Wrenching Tip: The Importance of Calibrating Your Torque Wrench

 

Grabbed this from over on StangTV.com

John Gibsonby on September 19, 2012

Before we dive into what is one of the most often overlooked tools in the average man’s garage, ask yourself the following questions: Where is my torque wrench stored right now? When was the last time I used it? What is the current torque setting at on it? How accurate do I believe my torque wrench is?

We’ve seen a torque wrench be as far as 16 ft-lbs out of calibration – Chris Raschke

Every garage, engine builder, or race team has a torque wrench, and we all use it a considerable bit! But when was the last time you gave more than a moments glance at your torque wrench? Without a doubt one of the most often overlooked and most used pieces of equipment in any race teams or home garage has to be their torque wrench.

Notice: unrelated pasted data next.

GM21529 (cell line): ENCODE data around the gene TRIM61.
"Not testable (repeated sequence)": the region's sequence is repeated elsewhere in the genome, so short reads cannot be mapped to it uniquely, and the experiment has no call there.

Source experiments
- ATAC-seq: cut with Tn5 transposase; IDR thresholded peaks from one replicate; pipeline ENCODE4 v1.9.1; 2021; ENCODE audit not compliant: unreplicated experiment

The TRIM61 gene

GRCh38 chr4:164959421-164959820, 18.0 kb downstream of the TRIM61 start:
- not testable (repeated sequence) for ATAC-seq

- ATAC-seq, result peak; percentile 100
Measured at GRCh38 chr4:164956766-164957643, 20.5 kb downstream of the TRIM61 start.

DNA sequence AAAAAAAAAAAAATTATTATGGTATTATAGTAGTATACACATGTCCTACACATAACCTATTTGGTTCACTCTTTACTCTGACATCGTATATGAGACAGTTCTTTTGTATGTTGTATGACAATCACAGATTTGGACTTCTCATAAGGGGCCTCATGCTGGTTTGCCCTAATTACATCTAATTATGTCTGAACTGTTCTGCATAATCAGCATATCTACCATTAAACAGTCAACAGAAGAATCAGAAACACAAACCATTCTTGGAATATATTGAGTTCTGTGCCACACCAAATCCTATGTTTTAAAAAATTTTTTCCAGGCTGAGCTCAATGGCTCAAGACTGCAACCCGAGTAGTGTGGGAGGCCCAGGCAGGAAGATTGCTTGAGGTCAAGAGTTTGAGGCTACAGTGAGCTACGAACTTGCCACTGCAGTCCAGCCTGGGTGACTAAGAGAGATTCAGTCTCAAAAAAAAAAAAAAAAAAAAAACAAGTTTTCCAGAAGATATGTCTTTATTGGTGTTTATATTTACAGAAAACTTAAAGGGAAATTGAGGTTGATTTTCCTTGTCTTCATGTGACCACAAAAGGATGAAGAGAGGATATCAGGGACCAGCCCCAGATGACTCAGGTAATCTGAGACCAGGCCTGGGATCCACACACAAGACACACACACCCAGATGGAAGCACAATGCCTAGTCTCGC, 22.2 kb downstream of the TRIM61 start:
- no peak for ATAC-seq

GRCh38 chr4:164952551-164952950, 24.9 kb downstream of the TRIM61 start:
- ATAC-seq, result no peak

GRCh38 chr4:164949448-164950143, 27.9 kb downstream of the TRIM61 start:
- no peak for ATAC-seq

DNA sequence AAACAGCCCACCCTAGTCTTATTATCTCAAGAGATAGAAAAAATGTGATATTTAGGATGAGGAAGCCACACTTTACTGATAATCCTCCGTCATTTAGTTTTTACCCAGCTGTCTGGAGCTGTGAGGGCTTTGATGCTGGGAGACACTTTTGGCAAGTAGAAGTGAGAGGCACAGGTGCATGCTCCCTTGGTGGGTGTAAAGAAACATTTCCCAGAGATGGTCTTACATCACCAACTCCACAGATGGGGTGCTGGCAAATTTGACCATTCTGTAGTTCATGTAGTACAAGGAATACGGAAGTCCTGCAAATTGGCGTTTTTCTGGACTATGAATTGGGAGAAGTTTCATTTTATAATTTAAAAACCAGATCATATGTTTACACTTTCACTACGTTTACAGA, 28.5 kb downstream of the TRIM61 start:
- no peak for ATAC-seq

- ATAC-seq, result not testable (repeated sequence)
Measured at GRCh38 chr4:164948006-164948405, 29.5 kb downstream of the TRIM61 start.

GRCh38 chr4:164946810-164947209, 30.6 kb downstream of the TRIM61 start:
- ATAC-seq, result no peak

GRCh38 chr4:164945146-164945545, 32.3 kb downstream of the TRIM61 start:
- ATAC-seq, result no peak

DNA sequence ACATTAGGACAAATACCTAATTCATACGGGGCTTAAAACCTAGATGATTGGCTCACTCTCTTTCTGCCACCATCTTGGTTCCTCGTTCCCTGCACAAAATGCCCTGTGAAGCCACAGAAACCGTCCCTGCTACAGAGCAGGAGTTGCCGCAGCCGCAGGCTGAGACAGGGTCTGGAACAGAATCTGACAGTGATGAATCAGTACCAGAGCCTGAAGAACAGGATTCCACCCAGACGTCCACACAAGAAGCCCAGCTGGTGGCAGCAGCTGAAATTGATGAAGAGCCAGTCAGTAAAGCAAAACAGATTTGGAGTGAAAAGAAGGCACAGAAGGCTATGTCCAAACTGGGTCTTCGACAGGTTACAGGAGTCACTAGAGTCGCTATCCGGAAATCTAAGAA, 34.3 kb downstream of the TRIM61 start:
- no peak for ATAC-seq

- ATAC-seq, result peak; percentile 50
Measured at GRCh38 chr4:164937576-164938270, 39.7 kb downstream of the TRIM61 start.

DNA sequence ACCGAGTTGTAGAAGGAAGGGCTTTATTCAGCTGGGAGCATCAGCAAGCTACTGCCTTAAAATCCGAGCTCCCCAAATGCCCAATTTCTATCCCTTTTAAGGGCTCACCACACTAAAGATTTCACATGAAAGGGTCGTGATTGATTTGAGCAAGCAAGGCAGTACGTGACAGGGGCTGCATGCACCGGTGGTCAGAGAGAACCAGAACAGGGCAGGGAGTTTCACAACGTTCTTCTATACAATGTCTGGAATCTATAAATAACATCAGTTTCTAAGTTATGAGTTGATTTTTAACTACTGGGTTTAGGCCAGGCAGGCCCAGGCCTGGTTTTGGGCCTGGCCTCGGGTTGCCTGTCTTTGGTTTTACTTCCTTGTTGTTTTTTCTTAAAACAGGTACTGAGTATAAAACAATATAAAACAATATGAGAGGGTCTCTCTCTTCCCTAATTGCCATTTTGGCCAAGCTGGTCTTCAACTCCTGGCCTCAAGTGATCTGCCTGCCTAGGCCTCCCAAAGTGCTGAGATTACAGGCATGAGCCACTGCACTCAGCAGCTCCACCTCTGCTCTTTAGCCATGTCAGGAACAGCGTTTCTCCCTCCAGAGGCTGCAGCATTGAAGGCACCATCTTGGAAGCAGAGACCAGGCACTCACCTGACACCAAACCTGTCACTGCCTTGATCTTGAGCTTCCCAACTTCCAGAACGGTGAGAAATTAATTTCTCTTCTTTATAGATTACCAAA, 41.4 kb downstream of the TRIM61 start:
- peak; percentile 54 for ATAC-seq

A torque wrench is a relatively inexpensive piece of equipment when you consider how often we use it to create serious horsepower or to ensure our wheels don’t come flying off when we put the car on the ground. A typical “click-style” torque wrench will usually run between $100-$400 and if cared for properly can last quite sometime.

Ensuring Your Torque Wrench Isn’t lying to you

What happens though when your trusty torque wrench has seen a few years, and you are starting to doubt the results it’s giving you. “We’ve seen a torque wrench be as far as 16 ft-lbs out of calibration,” explained Chris Raschke of Automotive Racing Products.

 

NHRA Teams can walk over to the ARP tent and quickly see just how accurate their favorite torque wrench is.